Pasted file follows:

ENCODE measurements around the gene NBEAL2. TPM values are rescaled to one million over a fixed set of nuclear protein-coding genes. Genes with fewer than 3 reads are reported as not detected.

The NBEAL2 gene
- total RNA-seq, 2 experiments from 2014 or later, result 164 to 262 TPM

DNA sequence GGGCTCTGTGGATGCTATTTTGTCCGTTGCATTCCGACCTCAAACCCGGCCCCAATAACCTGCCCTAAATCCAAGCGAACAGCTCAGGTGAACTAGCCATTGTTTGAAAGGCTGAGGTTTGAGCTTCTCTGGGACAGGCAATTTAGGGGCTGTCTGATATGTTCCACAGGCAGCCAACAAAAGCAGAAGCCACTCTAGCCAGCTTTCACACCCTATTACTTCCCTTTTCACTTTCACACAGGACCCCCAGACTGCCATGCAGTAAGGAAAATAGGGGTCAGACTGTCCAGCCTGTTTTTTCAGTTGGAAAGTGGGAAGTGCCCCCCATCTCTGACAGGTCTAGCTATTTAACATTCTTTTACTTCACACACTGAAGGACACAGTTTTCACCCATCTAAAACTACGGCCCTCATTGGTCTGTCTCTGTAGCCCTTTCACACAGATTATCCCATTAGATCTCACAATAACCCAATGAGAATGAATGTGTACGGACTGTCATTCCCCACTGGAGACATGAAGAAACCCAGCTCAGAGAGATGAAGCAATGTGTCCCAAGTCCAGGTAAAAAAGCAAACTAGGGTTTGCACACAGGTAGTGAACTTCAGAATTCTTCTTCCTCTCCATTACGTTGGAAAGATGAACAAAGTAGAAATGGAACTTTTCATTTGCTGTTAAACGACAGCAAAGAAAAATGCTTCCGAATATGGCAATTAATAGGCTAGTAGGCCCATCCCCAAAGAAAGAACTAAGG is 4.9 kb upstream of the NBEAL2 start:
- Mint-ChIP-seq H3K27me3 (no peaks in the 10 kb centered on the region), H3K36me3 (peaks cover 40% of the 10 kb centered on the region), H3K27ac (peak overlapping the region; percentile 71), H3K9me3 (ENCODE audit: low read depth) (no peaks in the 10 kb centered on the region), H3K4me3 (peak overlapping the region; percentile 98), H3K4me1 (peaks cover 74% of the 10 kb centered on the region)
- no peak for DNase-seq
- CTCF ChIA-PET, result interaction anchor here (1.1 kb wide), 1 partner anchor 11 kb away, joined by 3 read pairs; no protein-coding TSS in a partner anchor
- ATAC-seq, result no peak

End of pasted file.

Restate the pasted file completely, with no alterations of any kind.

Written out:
ENCODE measurements around the gene NBEAL2. TPM values are rescaled to one million over a fixed set of nuclear protein-coding genes. Genes with fewer than 3 reads are reported as not detected.

The NBEAL2 gene
- total RNA-seq, 2 experiments from 2014 or later, result 164 to 262 TPM

DNA sequence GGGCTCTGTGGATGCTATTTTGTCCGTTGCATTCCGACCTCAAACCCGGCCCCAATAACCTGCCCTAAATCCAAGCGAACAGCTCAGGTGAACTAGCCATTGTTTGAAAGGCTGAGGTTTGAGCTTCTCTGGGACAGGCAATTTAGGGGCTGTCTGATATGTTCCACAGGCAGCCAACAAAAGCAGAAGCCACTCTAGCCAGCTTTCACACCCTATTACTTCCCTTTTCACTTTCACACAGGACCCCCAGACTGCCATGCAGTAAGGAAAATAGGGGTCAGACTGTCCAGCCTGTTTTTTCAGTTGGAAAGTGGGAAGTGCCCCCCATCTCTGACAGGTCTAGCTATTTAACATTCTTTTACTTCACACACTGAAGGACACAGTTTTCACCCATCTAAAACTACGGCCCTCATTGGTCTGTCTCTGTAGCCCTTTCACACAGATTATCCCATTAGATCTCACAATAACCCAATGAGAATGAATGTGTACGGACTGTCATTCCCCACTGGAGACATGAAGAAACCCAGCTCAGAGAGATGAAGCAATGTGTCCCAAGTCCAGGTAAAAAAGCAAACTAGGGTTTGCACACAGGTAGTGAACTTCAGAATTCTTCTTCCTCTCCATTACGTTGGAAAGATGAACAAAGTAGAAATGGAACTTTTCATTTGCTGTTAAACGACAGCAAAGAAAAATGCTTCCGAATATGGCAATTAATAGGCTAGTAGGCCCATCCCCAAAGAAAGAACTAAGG is 4.9 kb upstream of the NBEAL2 start:
- Mint-ChIP-seq H3K27me3 (no peaks in the 10 kb centered on the region), H3K36me3 (peaks cover 40% of the 10 kb centered on the region), H3K27ac (peak overlapping the region; percentile 71), H3K9me3 (ENCODE audit: low read depth) (no peaks in the 10 kb centered on the region), H3K4me3 (peak overlapping the region; percentile 98), H3K4me1 (peaks cover 74% of the 10 kb centered on the region)
- no peak for DNase-seq
- CTCF ChIA-PET, result interaction anchor here (1.1 kb wide), 1 partner anchor 11 kb away, joined by 3 read pairs; no protein-coding TSS in a partner anchor
- ATAC-seq, result no peak